Tuesday, April 21, 2015

Surprise kits, disassembling, and garlic sprouting.

Surprise, rabbit kits already! We were expecting our first litters on the 22nd and the 23rd, but it turns out I was correct that I took Dawn's son out of the hutch with her and her daughter later than I should have. Interestingly enough, it wasn't Dawn that was bred, it was her daughter. Fortunately she was old enough I don't feel bad that she's having kits. There are only 3 kits, but they're all healthy. They were born 76, 76, and 69 grams. Today they were 90, 89, and 87 grams just after feeding so they are doing well. We are expecting 2 sets of kits tomorrow or the next day, and another set the day after. We'll see how that goes, but we should have lots of baby rabbit pics. That said, we had a lot other than that going on over the weekend.

As you may remember from last week I've started helping take down the pieces of a friend's family homestead operation. Saturday we started getting on the heavy work, and were going to do more on Monday before it ended up raining all day. On Saturday though with a small crew of helpers including the Lady of the House's father, the owner of the farm we're pulling down, and a friend who came from working an overnight, we got a good amount done right quick.
We divided up into working crews to make sure we were more efficient. The 3 of them were working on taking the shed part of the goat barn down since that had to come down before the main barn for safety reasons. As you can see Above Left it came apart fairly efficiently. Below Right you can see that it's entirely gone by the end of us working for the day. I spent my day mostly working on other things, namely taking apart the goat condos on the other end of the field which I did most of before my screwgun battery ran out. I also took down the chain link fence panels that had been a kidding area, and the first 100' of fence in the easiest to remove section. Removing 6' tall wire fence of any kind is easy enough when it comes to just taking down the fence off the fence posts. The hard parts are getting the fence posts up which I haven't done yet, and re rolling the fencing. Doing it solo was probably not my best idea as the bruises attest, but I didn't tear myself up too badly which is nice at least.

At the end of the work day, we ended up with a full truck bed, and a loaded trailer of materials. The owner of the farm was kind enough to haul all of the stuff back to our house for us and help us unload. As you can see it was a lot of material, and that big thing on the trailer on the left side of the picture is the 100' section of fence. I only managed to roll it down so far, it ended up about twice the volume of the pre-rolled 100' fence sections. My conclusion, there Has to be a better way to do this, and next time if I can I'm going to see about getting some sort of core to roll the fence around to see if that helps.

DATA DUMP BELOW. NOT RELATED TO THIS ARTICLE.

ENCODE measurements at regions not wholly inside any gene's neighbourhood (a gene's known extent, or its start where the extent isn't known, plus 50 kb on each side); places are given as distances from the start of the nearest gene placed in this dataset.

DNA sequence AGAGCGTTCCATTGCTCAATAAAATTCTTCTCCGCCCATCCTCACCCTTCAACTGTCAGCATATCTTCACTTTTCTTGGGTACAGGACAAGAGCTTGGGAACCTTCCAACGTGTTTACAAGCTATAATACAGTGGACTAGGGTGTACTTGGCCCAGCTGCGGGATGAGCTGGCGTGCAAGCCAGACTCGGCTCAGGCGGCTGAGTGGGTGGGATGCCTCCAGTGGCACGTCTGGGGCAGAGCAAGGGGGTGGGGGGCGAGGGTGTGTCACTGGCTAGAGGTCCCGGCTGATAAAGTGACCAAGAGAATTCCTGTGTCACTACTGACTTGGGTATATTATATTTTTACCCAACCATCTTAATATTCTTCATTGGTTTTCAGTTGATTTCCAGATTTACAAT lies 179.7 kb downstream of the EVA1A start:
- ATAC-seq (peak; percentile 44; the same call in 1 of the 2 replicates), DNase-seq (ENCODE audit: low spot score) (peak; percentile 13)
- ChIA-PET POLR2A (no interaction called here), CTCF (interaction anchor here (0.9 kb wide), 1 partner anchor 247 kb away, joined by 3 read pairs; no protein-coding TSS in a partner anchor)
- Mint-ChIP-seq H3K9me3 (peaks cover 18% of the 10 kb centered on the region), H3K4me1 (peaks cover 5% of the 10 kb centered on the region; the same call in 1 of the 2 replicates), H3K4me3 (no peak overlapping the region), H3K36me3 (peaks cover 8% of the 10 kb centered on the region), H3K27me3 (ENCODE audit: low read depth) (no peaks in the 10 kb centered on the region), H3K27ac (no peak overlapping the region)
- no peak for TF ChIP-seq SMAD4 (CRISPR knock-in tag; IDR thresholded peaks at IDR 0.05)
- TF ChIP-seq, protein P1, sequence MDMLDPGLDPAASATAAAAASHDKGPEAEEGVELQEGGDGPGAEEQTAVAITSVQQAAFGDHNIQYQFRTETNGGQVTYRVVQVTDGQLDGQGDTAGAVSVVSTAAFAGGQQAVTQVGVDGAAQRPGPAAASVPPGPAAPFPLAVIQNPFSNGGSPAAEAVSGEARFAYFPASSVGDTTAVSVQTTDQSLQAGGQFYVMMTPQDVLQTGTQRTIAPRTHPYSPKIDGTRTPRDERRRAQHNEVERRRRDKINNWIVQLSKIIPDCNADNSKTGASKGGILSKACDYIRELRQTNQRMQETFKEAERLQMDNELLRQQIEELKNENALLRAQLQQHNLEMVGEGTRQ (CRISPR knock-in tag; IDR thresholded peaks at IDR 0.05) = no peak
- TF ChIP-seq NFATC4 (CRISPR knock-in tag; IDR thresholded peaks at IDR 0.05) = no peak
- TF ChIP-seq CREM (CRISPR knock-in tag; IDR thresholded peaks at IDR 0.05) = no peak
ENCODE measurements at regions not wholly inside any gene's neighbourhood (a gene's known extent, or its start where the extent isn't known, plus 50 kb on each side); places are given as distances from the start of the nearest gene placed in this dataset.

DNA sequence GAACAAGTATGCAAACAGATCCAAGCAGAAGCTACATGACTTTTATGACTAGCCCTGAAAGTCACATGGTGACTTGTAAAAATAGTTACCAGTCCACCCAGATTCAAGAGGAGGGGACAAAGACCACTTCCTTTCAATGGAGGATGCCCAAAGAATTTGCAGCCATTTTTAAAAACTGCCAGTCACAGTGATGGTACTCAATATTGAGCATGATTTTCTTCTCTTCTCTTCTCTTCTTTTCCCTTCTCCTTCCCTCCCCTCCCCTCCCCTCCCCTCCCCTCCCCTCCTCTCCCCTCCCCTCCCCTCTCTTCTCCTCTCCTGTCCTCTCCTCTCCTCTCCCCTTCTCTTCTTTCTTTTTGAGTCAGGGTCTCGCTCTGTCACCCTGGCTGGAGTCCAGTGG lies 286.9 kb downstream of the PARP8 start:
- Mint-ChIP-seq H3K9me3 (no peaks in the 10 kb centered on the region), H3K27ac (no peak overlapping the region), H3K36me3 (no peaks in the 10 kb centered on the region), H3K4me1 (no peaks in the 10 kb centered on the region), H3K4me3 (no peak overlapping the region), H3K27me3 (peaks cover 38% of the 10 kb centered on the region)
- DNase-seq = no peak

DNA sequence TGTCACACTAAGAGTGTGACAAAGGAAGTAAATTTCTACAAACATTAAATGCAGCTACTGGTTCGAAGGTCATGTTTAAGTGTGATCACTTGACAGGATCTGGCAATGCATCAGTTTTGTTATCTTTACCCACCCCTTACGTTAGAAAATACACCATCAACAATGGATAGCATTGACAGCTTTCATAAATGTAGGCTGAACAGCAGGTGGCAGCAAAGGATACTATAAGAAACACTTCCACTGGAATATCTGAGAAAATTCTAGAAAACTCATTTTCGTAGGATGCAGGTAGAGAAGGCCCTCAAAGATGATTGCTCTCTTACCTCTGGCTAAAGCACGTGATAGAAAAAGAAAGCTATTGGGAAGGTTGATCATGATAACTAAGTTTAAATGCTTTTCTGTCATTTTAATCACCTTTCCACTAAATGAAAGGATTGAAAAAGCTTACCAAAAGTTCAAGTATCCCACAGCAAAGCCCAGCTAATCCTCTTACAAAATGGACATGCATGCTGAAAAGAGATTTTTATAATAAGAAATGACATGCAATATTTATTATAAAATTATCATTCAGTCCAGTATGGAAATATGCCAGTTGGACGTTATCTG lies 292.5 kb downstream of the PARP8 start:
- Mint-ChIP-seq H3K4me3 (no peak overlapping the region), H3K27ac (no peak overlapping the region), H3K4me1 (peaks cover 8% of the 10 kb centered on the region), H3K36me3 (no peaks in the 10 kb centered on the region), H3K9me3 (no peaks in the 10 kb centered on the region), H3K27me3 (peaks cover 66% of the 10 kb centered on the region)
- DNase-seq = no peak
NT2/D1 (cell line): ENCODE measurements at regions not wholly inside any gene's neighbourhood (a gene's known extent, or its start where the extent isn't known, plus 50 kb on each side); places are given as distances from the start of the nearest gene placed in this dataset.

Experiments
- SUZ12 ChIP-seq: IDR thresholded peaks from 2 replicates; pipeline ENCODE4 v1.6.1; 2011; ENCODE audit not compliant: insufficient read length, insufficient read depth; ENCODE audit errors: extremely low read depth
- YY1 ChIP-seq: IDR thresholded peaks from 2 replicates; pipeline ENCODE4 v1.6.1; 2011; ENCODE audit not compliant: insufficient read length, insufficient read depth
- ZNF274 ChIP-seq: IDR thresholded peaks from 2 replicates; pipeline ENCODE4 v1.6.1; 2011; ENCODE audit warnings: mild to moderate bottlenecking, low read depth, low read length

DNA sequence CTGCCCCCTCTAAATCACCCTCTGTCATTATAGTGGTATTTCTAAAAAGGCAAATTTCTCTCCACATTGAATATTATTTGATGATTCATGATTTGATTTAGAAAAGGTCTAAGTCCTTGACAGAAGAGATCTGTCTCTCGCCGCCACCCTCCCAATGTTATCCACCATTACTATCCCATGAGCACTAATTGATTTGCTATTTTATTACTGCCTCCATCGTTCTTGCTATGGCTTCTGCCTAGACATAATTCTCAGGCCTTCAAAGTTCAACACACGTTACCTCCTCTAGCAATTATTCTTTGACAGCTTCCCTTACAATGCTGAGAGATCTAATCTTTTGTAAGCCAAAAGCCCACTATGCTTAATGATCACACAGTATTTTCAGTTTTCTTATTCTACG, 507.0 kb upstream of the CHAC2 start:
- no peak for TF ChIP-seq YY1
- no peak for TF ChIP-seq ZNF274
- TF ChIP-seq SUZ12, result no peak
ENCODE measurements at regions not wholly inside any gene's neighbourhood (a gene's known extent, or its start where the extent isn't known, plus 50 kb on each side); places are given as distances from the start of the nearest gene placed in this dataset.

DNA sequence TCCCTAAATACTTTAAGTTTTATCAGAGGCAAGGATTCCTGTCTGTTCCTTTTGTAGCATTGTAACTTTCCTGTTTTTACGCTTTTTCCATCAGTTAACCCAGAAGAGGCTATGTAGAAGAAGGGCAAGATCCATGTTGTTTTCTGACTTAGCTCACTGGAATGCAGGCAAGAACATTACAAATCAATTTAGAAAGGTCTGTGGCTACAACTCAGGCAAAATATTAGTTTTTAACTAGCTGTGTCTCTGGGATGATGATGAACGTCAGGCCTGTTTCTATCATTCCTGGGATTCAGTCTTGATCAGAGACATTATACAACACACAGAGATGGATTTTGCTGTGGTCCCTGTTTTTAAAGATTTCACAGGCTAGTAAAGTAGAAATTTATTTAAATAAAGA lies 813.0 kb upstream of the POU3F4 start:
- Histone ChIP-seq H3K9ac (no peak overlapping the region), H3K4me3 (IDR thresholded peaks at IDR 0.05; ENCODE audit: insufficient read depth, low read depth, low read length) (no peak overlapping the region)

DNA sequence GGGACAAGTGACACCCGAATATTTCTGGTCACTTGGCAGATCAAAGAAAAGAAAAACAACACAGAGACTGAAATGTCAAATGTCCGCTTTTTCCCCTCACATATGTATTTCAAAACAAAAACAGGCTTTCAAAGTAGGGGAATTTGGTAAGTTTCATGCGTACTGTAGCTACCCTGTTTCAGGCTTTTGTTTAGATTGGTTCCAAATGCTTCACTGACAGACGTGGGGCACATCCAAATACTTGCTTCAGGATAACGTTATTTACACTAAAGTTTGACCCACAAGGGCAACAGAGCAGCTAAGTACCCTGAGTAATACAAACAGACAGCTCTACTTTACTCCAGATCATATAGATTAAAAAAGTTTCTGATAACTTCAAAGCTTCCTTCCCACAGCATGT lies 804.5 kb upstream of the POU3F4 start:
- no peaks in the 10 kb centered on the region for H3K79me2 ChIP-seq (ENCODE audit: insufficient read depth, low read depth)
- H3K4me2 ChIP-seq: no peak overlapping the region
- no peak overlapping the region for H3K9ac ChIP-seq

While I'm happy with how much we got done, I am somewhat frustrated that I wasn't able to get more done on Monday because of the rain. There is a lot to do there, and time is not on my side, or their side. They need to get everything down for house sale purposes, and I have a lot to get done around the house, to include setting up what I'm pulling down from there. Realistically I also really need to do some planning on exactly What I'm going to be doing with what I bring back since I'm not going to be rebuilding exactly what I'm pulling down. That's partially due to our land not being their land (obviously), and partially because we don't have the same needs they did. We're aiming to have pigs and dwarf milk goats. They had Boer meat goats which is a whole different set of needs. The fence is easy enough to plan, but the barn space is going to take a bit of thinking to implement, though with the materials that'll help us a huge amount.
Back at home other than the kits that have recently been born, things are going fairly well. It's mud season in full swing with is a little annoying from time to time. The chickens have been out and about in all weather which led to them being soaked to the skin yesterday due to wanting to be out so much. Today I discovered that one of the most pitiful/funny sounds in the world is a rooster sneezing mid crow. I can't imagine it's any more comfortable than hiccuping mid burp, or the other way around. He seemed so offended at his own biology.
The chickens have also been eating everything that exists, but somehow surviving their occasional ravages some of our garlic has started to come up! Just a few bright green shoots scattered through the bed we planted them in early November not long after Critter's birth. We should probably look into using some of the fence we're pulling up around the garden to keep the chickens out. Though to be fair, chickens consider non covered fences a suggestion rather than a demand. Either way, if we want our seedlings to stay alive we need to think about it.
See y'all Thursday, hopefully with more good rabbit news.

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